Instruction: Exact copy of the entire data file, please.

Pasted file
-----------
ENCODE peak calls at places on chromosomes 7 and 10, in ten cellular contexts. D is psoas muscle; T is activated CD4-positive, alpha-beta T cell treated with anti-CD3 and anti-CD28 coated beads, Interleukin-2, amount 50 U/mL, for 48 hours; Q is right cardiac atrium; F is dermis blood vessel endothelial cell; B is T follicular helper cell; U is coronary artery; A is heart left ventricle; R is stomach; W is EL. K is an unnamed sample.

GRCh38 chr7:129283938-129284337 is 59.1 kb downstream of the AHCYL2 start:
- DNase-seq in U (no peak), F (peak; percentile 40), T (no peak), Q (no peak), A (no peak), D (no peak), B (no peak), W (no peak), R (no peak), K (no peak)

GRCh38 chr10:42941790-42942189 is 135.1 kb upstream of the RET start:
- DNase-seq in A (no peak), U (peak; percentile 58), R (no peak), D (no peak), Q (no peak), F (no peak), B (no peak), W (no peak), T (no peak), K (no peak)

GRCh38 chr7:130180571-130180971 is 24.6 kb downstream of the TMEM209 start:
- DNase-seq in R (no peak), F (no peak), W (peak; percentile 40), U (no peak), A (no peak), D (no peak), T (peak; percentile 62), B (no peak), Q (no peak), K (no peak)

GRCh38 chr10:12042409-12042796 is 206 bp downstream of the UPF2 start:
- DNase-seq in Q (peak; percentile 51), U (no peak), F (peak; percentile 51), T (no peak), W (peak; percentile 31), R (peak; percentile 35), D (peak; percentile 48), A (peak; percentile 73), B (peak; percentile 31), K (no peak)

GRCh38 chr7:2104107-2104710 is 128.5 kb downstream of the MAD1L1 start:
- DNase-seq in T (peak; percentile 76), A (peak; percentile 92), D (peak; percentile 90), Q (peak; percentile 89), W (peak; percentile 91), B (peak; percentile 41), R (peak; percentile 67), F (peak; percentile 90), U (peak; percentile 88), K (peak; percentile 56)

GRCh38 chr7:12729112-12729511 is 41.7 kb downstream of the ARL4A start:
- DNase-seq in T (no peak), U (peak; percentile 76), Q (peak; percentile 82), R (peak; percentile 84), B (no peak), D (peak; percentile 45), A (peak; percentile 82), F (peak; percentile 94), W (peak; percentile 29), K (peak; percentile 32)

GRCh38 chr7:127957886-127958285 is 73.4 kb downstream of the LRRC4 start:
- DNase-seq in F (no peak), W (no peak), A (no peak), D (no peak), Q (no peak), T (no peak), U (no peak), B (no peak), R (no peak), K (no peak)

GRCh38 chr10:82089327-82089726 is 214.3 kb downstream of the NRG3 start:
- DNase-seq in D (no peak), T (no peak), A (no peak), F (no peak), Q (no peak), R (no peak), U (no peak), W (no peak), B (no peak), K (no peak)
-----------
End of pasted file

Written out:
ENCODE peak calls at places on chromosomes 7 and 10, in ten cellular contexts. D is psoas muscle; T is activated CD4-positive, alpha-beta T cell treated with anti-CD3 and anti-CD28 coated beads, Interleukin-2, amount 50 U/mL, for 48 hours; Q is right cardiac atrium; F is dermis blood vessel endothelial cell; B is T follicular helper cell; U is coronary artery; A is heart left ventricle; R is stomach; W is EL. K is an unnamed sample.

GRCh38 chr7:129283938-129284337 is 59.1 kb downstream of the AHCYL2 start:
- DNase-seq in U (no peak), F (peak; percentile 40), T (no peak), Q (no peak), A (no peak), D (no peak), B (no peak), W (no peak), R (no peak), K (no peak)

GRCh38 chr10:42941790-42942189 is 135.1 kb upstream of the RET start:
- DNase-seq in A (no peak), U (peak; percentile 58), R (no peak), D (no peak), Q (no peak), F (no peak), B (no peak), W (no peak), T (no peak), K (no peak)

GRCh38 chr7:130180571-130180971 is 24.6 kb downstream of the TMEM209 start:
- DNase-seq in R (no peak), F (no peak), W (peak; percentile 40), U (no peak), A (no peak), D (no peak), T (peak; percentile 62), B (no peak), Q (no peak), K (no peak)

GRCh38 chr10:12042409-12042796 is 206 bp downstream of the UPF2 start:
- DNase-seq in Q (peak; percentile 51), U (no peak), F (peak; percentile 51), T (no peak), W (peak; percentile 31), R (peak; percentile 35), D (peak; percentile 48), A (peak; percentile 73), B (peak; percentile 31), K (no peak)

GRCh38 chr7:2104107-2104710 is 128.5 kb downstream of the MAD1L1 start:
- DNase-seq in T (peak; percentile 76), A (peak; percentile 92), D (peak; percentile 90), Q (peak; percentile 89), W (peak; percentile 91), B (peak; percentile 41), R (peak; percentile 67), F (peak; percentile 90), U (peak; percentile 88), K (peak; percentile 56)

GRCh38 chr7:12729112-12729511 is 41.7 kb downstream of the ARL4A start:
- DNase-seq in T (no peak), U (peak; percentile 76), Q (peak; percentile 82), R (peak; percentile 84), B (no peak), D (peak; percentile 45), A (peak; percentile 82), F (peak; percentile 94), W (peak; percentile 29), K (peak; percentile 32)

GRCh38 chr7:127957886-127958285 is 73.4 kb downstream of the LRRC4 start:
- DNase-seq in F (no peak), W (no peak), A (no peak), D (no peak), Q (no peak), T (no peak), U (no peak), B (no peak), R (no peak), K (no peak)

GRCh38 chr10:82089327-82089726 is 214.3 kb downstream of the NRG3 start:
- DNase-seq in D (no peak), T (no peak), A (no peak), F (no peak), Q (no peak), R (no peak), U (no peak), W (no peak), B (no peak), K (no peak)